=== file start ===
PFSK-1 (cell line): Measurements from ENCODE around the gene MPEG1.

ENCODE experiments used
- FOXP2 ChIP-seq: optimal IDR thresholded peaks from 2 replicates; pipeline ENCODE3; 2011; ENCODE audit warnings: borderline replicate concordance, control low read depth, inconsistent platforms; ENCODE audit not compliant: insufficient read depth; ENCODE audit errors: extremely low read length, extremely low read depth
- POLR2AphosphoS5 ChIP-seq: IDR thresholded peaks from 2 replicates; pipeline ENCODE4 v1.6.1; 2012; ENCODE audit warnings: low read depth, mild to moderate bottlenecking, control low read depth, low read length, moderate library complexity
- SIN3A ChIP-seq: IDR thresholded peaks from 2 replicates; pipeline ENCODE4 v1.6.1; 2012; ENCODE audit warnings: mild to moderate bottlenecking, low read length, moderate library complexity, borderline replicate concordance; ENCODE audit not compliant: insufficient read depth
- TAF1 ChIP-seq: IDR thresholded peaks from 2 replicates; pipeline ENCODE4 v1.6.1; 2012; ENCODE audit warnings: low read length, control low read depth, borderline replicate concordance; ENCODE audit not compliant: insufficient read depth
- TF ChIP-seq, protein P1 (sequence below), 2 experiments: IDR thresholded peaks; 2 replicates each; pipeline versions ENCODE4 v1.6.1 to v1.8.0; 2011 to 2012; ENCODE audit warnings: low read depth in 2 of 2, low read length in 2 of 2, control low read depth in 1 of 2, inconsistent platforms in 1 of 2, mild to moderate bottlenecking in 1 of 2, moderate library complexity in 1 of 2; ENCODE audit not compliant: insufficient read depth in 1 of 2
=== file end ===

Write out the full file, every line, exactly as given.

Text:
PFSK-1 (cell line): Measurements from ENCODE around the gene MPEG1.

ENCODE experiments used
- FOXP2 ChIP-seq: optimal IDR thresholded peaks from 2 replicates; pipeline ENCODE3; 2011; ENCODE audit warnings: borderline replicate concordance, control low read depth, inconsistent platforms; ENCODE audit not compliant: insufficient read depth; ENCODE audit errors: extremely low read length, extremely low read depth
- POLR2AphosphoS5 ChIP-seq: IDR thresholded peaks from 2 replicates; pipeline ENCODE4 v1.6.1; 2012; ENCODE audit warnings: low read depth, mild to moderate bottlenecking, control low read depth, low read length, moderate library complexity
- SIN3A ChIP-seq: IDR thresholded peaks from 2 replicates; pipeline ENCODE4 v1.6.1; 2012; ENCODE audit warnings: mild to moderate bottlenecking, low read length, moderate library complexity, borderline replicate concordance; ENCODE audit not compliant: insufficient read depth
- TAF1 ChIP-seq: IDR thresholded peaks from 2 replicates; pipeline ENCODE4 v1.6.1; 2012; ENCODE audit warnings: low read length, control low read depth, borderline replicate concordance; ENCODE audit not compliant: insufficient read depth
- TF ChIP-seq, protein P1 (sequence below), 2 experiments: IDR thresholded peaks; 2 replicates each; pipeline versions ENCODE4 v1.6.1 to v1.8.0; 2011 to 2012; ENCODE audit warnings: low read depth in 2 of 2, low read length in 2 of 2, control low read depth in 1 of 2, inconsistent platforms in 1 of 2, mild to moderate bottlenecking in 1 of 2, moderate library complexity in 1 of 2; ENCODE audit not compliant: insufficient read depth in 1 of 2